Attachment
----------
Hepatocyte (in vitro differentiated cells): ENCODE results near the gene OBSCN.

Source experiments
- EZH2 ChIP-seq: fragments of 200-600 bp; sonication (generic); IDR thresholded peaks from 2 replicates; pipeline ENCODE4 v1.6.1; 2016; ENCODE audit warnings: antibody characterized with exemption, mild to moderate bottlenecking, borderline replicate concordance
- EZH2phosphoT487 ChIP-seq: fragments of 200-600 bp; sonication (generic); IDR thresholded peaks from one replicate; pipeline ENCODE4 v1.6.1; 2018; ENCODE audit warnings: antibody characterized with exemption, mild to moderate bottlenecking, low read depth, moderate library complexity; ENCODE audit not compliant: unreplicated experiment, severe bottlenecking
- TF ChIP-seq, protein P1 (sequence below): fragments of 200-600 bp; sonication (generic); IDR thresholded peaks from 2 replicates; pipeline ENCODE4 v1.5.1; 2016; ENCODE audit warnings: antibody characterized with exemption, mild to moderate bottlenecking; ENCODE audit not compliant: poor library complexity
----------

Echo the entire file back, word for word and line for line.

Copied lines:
Hepatocyte (in vitro differentiated cells): ENCODE results near the gene OBSCN.

Source experiments
- EZH2 ChIP-seq: fragments of 200-600 bp; sonication (generic); IDR thresholded peaks from 2 replicates; pipeline ENCODE4 v1.6.1; 2016; ENCODE audit warnings: antibody characterized with exemption, mild to moderate bottlenecking, borderline replicate concordance
- EZH2phosphoT487 ChIP-seq: fragments of 200-600 bp; sonication (generic); IDR thresholded peaks from one replicate; pipeline ENCODE4 v1.6.1; 2018; ENCODE audit warnings: antibody characterized with exemption, mild to moderate bottlenecking, low read depth, moderate library complexity; ENCODE audit not compliant: unreplicated experiment, severe bottlenecking
- TF ChIP-seq, protein P1 (sequence below): fragments of 200-600 bp; sonication (generic); IDR thresholded peaks from 2 replicates; pipeline ENCODE4 v1.5.1; 2016; ENCODE audit warnings: antibody characterized with exemption, mild to moderate bottlenecking; ENCODE audit not compliant: poor library complexity